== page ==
EU Commission halves charges against Apple in competition probe
The European Commission has issued a rare revision of its initial findings in a competition inquiry looking at Apple’s App Store practices, dropping half of the original charges.
The EU executive’s competition department on Tuesday (28 February) issued a clarifying statement of objections to the tech giant following the initial presentation of its concerns in 2021.
The inquiry concerns a long-standing complaint from music-streaming giant Spotify, which contends that the iPhone maker prevents it from informing users about how to subscribe to its service outside the App Store, where Apple gets a significant percentage.
In 2019 Spotify filed a complaint before the EU’s antitrust authority, accusing Apple of limiting user choice and the flexibility of audio-streaming services to the benefit of its own platform, Apple Music.
The following investigation focused on the terms set by Apple for developers of music-streaming apps when it comes to their distribution on the App Store, with the remaining charge concerning the company’s anti-steering provisions, which prevent users from being informed of alternative and cheaper off-app payment options.
Spotify files EU antitrust complaint against Apple
Spotify has filed a complaint with EU antitrust regulators against Apple, saying the iPhone maker unfairly limits rivals to its own Apple Music streaming service.
EU antitrust authorities issued the initial statement of objections, the first step to open a formal antitrust investigation, almost two years ago and after a preliminary investigation, the competition body identified two issues.
The first was that no alternative to Apple’s own in-app purchasing system was offered to the developers of music streaming apps when it came to distribution on the App Store.
The second was that certain restrictions were applied to app developers preventing them from informing iPhone and iPad users of alternative and potentially cheaper purchasing options.
The Commission has sent a follow-up statement clarifying that it no longer holds any position on the first point concerning the legality of the in-app purchasing obligation.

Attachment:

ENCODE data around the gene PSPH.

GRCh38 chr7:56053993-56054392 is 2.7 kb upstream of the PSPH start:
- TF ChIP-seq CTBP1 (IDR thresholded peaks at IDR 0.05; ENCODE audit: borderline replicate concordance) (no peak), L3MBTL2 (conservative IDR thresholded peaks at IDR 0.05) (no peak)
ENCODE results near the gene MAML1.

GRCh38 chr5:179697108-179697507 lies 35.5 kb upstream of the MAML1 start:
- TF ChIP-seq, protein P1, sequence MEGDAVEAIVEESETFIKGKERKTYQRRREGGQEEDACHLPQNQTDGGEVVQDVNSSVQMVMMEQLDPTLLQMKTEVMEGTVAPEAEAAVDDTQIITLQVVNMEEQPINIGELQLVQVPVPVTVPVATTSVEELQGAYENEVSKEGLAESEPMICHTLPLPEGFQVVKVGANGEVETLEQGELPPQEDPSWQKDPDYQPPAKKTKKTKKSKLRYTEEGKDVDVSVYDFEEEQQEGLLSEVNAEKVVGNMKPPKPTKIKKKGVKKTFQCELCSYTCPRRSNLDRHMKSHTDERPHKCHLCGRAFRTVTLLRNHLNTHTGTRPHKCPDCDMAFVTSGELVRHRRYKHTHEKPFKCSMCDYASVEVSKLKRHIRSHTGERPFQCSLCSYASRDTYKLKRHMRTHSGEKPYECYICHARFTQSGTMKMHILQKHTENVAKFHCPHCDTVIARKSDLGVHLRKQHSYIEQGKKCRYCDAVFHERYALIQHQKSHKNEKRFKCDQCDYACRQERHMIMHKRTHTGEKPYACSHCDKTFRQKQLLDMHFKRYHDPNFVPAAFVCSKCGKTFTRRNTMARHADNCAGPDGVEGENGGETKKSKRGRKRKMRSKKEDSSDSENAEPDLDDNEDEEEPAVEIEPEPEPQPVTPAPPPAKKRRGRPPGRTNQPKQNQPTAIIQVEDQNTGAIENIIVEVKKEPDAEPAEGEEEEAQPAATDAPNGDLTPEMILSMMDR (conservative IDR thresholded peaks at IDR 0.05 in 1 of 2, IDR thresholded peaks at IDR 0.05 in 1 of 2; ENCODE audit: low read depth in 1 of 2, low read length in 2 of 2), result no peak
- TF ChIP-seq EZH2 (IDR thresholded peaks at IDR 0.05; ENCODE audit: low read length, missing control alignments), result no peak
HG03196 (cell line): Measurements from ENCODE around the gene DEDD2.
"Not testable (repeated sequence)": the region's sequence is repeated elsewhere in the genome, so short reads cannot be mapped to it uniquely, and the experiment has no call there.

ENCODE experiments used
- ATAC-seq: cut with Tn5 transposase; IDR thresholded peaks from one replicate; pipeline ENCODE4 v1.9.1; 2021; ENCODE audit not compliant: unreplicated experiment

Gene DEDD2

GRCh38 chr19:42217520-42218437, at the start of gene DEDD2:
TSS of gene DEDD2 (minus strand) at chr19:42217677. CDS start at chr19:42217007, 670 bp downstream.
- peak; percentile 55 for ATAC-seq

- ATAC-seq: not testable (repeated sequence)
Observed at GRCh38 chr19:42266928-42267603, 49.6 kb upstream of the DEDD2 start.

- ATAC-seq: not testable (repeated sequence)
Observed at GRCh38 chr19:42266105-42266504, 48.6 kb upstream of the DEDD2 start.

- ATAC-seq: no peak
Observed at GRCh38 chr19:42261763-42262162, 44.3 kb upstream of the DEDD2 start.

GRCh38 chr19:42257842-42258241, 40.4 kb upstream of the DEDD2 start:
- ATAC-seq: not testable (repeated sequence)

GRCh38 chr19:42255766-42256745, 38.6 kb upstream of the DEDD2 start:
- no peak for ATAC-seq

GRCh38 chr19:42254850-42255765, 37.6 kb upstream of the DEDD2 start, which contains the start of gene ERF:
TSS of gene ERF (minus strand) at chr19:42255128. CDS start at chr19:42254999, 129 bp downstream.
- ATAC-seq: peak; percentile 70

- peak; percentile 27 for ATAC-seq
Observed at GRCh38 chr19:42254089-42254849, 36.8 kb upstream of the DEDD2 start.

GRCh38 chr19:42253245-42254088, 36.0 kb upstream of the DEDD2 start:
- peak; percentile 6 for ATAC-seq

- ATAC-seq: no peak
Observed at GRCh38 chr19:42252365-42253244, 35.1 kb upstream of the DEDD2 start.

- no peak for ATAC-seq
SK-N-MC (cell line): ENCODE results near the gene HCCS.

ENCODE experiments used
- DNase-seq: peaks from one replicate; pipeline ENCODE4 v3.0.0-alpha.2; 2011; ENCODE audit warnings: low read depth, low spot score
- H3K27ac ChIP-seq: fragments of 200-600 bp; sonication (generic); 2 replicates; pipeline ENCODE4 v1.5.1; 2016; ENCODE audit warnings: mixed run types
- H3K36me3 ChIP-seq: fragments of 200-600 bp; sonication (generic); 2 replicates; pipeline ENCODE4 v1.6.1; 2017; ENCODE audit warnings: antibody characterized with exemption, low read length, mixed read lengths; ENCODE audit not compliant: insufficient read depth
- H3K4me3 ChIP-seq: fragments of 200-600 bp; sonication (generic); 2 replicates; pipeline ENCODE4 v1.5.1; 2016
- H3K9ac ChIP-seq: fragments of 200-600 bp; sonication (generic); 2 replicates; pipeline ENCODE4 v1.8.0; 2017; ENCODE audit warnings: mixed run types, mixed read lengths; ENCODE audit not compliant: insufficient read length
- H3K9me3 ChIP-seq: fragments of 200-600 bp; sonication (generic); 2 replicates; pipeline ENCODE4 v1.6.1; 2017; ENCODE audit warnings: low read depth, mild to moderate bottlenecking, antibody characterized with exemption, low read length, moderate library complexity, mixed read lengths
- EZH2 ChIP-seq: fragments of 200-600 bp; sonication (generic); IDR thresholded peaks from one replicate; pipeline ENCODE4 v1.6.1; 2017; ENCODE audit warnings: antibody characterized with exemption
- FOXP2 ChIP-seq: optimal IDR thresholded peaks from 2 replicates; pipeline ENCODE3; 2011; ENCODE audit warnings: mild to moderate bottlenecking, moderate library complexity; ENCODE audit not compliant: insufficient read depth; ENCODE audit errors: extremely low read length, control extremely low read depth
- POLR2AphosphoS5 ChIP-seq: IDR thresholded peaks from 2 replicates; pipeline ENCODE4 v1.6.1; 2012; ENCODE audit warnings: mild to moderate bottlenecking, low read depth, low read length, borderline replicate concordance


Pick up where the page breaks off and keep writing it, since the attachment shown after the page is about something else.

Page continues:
Instead, it is focused solely on the second element, the conditions it regards as constituting an abuse of the company’s dominant market position and, therefore, a breach of EU law.
For the EU antitrust enforcer, these anti-steering obligations are ‘neither necessary nor proportionate’ for the provision of the App Store, are detrimental to users who, as a result, end up paying more, and negatively impact music streaming app developers by limiting consumer choice.
“We’re pleased that the Commission has narrowed its case and is no longer challenging Apple’s right to collect a commission for digital goods and require the use of the In-App Payment systems users trust,” an Apple spokesperson said.
“The App Store has helped Spotify become the top music streaming service across Europe, and we hope the European Commission will end its pursuit of a complaint that has no merit.”
Eve Konstan, Spotify’s General Counsel, however, said, “Today, the European Commission sent a clear message that Apple’s anti-competitive behavior and unfair practices have harmed consumers and disadvantaged developers for far too long.”
“We urge the Commission to reach a swift decision in this case to protect consumers and restore fair competition on the iOS platform”, she added.
While the shift marks a temporary win for Apple, which now has one less charge to fight, app stores are under the remit of the recently adopted Digital Markets Act, which will require Apple to open the door to alternative app stores.
Apple’s rivals have already taken proactive measures in these areas. Google, for instance, introduced a new in-app purchasing policy on the Google Play store last July, allowing the developers of non-gaming apps within the European Economic Area to offer alternative billing systems, exempting them from the 3% cut taken by the company.